Android Loaders, first introduced in Honeycomb (API 11), enable app devs to use a more robust pattern for handling data loading. Data loading is (generally) easy, so why was this needed? To answer that, we first have to take a step back and take a glimpse at an app’s internals.
Android App Context of Execution
It’s very common in Android app development to see references to the “UI thread”. This is the main thread of an application and how the framework notifies the app of events. Take an Activity for example: its lifecycle callbacks as well as UI event callbacks (onTouch(), onClick(), etc.) are all executed on the main thread. Why is this relevant to a data discussion? Two reasons:
While executing a lifecycle or UI callback, all other similar events for your app are waiting to be processed
The current state of your Activity (or Fragment can change and has to be coordinated with background threads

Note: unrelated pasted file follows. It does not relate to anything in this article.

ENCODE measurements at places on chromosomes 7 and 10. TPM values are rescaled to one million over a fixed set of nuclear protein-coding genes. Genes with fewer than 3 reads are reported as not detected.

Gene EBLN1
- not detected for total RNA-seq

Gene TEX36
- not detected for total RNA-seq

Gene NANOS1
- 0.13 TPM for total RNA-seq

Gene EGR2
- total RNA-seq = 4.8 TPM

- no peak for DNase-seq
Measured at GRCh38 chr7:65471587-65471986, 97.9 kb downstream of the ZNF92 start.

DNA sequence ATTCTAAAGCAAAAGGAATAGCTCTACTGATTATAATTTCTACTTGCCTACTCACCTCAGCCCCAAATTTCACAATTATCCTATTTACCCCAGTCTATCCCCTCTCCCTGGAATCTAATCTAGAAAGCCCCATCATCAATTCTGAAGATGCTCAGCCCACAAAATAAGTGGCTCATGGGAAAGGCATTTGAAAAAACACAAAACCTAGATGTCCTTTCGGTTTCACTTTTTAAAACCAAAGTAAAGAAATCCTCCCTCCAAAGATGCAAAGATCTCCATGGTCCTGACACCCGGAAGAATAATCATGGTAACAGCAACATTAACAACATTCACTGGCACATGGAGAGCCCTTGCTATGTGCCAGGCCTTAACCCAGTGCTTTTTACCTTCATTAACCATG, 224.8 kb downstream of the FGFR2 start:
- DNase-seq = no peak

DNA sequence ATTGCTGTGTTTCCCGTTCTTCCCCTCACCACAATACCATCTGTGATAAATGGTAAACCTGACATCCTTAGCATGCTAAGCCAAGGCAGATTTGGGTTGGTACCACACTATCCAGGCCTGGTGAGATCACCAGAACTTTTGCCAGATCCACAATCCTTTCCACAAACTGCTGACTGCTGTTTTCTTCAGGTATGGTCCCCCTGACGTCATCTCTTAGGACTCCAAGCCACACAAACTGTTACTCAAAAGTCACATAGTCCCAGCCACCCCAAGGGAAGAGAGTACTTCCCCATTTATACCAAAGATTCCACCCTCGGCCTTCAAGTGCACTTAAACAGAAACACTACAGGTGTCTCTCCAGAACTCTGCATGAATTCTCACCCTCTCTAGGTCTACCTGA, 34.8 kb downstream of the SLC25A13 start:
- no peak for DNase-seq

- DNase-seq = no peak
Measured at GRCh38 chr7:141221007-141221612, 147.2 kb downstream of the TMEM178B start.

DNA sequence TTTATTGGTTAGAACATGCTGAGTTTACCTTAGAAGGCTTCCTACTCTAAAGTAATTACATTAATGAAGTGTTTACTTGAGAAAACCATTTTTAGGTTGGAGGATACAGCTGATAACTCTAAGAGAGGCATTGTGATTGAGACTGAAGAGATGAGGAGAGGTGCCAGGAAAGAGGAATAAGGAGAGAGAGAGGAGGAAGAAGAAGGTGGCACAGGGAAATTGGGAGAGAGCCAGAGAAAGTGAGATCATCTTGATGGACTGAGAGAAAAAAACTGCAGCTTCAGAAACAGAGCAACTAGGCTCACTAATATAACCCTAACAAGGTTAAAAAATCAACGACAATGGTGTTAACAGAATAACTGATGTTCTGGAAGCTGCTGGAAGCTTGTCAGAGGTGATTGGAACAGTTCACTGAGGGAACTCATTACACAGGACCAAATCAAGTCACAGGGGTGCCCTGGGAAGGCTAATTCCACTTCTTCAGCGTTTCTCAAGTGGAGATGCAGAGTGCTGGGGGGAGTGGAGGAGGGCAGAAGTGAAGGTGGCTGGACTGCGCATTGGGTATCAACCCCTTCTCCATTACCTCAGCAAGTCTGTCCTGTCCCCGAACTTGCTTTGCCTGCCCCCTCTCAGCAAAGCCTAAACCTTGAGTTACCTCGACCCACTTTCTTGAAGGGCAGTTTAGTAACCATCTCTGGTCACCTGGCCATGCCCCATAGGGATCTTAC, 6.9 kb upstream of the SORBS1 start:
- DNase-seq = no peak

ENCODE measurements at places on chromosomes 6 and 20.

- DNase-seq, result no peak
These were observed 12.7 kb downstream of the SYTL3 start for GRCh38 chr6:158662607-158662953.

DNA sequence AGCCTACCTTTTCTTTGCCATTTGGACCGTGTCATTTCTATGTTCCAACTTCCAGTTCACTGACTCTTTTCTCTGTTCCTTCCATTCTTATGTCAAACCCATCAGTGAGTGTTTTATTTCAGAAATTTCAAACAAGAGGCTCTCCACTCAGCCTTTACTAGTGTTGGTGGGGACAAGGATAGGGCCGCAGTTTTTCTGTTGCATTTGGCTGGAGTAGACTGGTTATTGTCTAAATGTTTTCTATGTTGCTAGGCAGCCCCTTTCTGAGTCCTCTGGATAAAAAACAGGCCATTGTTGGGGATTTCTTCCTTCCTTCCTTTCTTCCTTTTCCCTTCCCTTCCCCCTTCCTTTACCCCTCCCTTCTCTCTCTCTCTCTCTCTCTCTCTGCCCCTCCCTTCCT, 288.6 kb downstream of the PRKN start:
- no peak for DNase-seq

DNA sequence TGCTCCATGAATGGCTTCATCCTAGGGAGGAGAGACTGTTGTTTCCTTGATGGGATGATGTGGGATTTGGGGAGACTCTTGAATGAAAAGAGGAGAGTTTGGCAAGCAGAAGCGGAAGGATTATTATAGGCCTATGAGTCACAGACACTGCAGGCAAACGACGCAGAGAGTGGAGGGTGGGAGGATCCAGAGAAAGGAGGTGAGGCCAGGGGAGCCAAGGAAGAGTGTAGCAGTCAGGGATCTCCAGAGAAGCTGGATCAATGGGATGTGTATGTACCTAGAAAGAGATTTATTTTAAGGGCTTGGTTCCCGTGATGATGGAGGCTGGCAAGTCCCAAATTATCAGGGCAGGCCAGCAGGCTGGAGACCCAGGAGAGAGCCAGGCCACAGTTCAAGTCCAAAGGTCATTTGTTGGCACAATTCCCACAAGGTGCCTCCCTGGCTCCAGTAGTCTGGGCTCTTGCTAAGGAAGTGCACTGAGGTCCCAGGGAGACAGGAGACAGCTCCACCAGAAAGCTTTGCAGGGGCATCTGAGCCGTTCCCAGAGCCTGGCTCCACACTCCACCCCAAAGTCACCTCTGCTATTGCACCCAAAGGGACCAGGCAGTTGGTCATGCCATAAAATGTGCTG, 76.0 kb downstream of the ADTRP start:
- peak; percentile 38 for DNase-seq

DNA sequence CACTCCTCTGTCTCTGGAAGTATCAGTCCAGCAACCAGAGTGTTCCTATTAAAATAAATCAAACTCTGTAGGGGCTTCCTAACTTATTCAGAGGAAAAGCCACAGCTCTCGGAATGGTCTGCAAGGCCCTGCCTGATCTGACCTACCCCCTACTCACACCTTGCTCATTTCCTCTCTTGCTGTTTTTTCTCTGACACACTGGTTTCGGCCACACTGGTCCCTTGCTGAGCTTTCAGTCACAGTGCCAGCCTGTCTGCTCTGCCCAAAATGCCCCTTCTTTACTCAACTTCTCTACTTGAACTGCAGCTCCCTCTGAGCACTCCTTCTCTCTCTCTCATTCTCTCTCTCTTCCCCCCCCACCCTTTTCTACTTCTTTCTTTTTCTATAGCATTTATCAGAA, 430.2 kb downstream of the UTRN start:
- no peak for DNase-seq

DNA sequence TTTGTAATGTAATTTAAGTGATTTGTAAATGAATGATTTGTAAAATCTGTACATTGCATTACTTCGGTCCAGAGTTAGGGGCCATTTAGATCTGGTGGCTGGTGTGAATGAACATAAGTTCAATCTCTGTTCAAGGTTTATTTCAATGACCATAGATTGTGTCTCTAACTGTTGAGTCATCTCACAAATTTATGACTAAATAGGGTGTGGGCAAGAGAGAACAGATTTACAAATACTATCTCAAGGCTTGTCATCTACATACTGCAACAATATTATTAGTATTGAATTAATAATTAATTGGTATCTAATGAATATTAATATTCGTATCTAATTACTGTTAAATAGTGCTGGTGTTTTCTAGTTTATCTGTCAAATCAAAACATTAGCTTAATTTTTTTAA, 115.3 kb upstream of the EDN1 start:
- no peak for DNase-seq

Let’s start with the first item. If the Activity is in the running state (e.g. onResume() has run) and a click listener’s onClick() is called, any additional touch, click or lifecycle changes are queued for processing after the listener returns. If the onClick() takes a long time to complete, the other events are sitting in the queue waiting to be processed. If we have even a moderately sized app there’s a chance we also have a BroadcastReceiver or Service which could have events pending as well. These components are also called on the main thread of our app’s process. It should be pretty obvious how long running operations on the main thread can cause problems. Even small data loads, such as from an internal SQLite database, can take time due to I/O or processing. So, […]